Oxidation Process (2)
In evaluating advanced oxidation processes, it is necessary to consider the relative reactivity of the contaminant with OH radical, the amount of oxidant required, the effects of radical scavenging agents, temperature, pH and the ratio of oxidant to concentrations of contaminants.
Advanced photochemical oxidation processes are a combination of ultraviolet rays and an oxidizer (such as hydrogen peroxide, ozone, etc.) which in most cases produce hydroxyl radicals and subsequent reactions cause oxidation and degradation of micropollutants. The effluent will be radicalized with this.
Hydroxyl radicals have a slight selectivity in reacting with organic matter, which is a plus for an oxidizing agent. The selectivity of this radical is such that various organic materials with long structures or molecules containing unsaturated bonds such as chlorinated alkanes are very susceptible to oxidation with this radical, but simple molecules such as acetic, maleic and oxalic acid can not with OH. React. Saturated molecules are much more difficult to react with OH and have low velocity constants and are difficult to oxidize. The mechanism of oxidation of substances with OH depends on the type of organic matter, which can occur in two ways:
- The OH radical is converted to a water molecule by taking a hydrogen from an organic molecule, such as alkanes or alkynes.
- The second method that occurs in the case of olefins and aromatics is to add this radical to the molecular structure of the material and break its bonds.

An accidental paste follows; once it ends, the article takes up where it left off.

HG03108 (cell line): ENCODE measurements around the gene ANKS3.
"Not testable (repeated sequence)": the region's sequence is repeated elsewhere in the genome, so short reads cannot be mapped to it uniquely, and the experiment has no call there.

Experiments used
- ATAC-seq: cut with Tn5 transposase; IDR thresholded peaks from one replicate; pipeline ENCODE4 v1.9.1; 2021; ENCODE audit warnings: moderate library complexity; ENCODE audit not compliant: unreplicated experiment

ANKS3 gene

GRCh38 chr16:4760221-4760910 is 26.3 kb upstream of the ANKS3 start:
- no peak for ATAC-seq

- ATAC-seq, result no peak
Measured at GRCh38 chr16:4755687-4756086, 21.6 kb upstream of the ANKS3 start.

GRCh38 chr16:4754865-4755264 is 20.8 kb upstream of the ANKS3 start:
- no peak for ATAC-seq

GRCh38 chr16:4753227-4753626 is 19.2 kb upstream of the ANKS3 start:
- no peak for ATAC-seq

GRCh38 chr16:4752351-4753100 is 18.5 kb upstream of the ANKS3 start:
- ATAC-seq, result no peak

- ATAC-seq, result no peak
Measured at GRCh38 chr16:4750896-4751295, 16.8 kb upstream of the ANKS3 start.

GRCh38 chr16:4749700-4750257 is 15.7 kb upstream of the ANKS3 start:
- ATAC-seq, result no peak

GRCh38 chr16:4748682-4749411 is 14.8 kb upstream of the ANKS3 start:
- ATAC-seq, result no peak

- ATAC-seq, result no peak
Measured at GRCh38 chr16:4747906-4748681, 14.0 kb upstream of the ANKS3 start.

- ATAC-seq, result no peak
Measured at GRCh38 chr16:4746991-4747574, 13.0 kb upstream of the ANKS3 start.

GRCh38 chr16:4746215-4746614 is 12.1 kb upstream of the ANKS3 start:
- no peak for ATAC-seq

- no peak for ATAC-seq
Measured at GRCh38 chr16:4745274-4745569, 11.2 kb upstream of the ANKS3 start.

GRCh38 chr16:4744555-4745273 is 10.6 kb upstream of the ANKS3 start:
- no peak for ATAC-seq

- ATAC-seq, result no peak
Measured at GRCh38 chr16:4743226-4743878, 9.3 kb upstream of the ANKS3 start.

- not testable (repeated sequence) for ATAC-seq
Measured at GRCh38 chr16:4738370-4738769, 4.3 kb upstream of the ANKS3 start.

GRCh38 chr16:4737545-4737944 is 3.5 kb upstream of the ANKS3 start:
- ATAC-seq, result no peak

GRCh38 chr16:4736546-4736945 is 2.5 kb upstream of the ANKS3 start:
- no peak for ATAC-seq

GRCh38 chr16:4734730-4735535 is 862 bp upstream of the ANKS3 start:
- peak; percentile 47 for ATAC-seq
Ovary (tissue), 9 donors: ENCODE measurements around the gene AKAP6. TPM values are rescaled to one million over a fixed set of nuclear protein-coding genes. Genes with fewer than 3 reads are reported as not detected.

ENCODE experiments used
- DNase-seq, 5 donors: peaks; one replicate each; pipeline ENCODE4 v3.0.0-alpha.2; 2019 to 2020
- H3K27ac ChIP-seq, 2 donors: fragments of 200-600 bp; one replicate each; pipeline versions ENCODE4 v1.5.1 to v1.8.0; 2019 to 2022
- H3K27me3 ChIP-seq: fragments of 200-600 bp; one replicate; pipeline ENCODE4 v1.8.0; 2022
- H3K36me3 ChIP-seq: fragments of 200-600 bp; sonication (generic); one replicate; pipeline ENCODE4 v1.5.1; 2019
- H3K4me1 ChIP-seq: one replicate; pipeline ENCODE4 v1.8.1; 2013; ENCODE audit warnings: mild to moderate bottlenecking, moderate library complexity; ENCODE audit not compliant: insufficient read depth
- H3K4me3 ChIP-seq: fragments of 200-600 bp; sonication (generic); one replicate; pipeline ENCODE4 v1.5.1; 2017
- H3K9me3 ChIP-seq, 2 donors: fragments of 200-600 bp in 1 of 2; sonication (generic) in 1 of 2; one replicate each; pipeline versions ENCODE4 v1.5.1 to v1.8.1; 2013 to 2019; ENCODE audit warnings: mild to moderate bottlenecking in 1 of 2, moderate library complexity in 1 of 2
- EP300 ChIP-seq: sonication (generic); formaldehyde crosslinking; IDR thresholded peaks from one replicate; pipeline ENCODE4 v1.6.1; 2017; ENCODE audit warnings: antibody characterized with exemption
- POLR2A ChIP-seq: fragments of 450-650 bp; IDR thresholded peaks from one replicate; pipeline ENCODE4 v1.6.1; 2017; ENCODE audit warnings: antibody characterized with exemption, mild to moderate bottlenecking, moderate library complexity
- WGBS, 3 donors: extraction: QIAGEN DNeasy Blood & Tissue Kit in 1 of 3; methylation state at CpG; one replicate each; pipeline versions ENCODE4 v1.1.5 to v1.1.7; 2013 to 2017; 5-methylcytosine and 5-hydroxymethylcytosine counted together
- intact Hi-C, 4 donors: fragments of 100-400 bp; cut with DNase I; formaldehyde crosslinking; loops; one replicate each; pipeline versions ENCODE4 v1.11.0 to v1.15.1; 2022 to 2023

The rate of contamination degradation is approximately proportional to the rate at which the contaminant reacts with the hydroxyl radical. The main mechanism in the advanced oxidation process is the production of reactive free radicals. Hydroxyl radicals are effective in destroying organic chemical compounds. These electron-friendly radicals react rapidly with the closest electron-bearing organic compound. The oxidation potential of hydroxyl radicals is 2.33 v. Also, the rate of oxidation reaction of these radicals is higher than conventional oxidants.
After the hydroxyl radicals are exposed to the organic chemical compounds of these two compounds, they react (Equation 1). The hydrogen in the organic chemical compounds is adsorbed to the radicals (Equation 2). Finally, the electron transfer takes place according to Equation 3.
Table (1) presents the oxidation potential of some common oxidants. According to this table, it can be seen that after fluorine, the strongest oxidizer is hydroxyl radical.
Table (1): Oxidation potential of oxidants and their relative oxidation strength
|Relative Oxidation Power
|Oxidation Potential (Volts)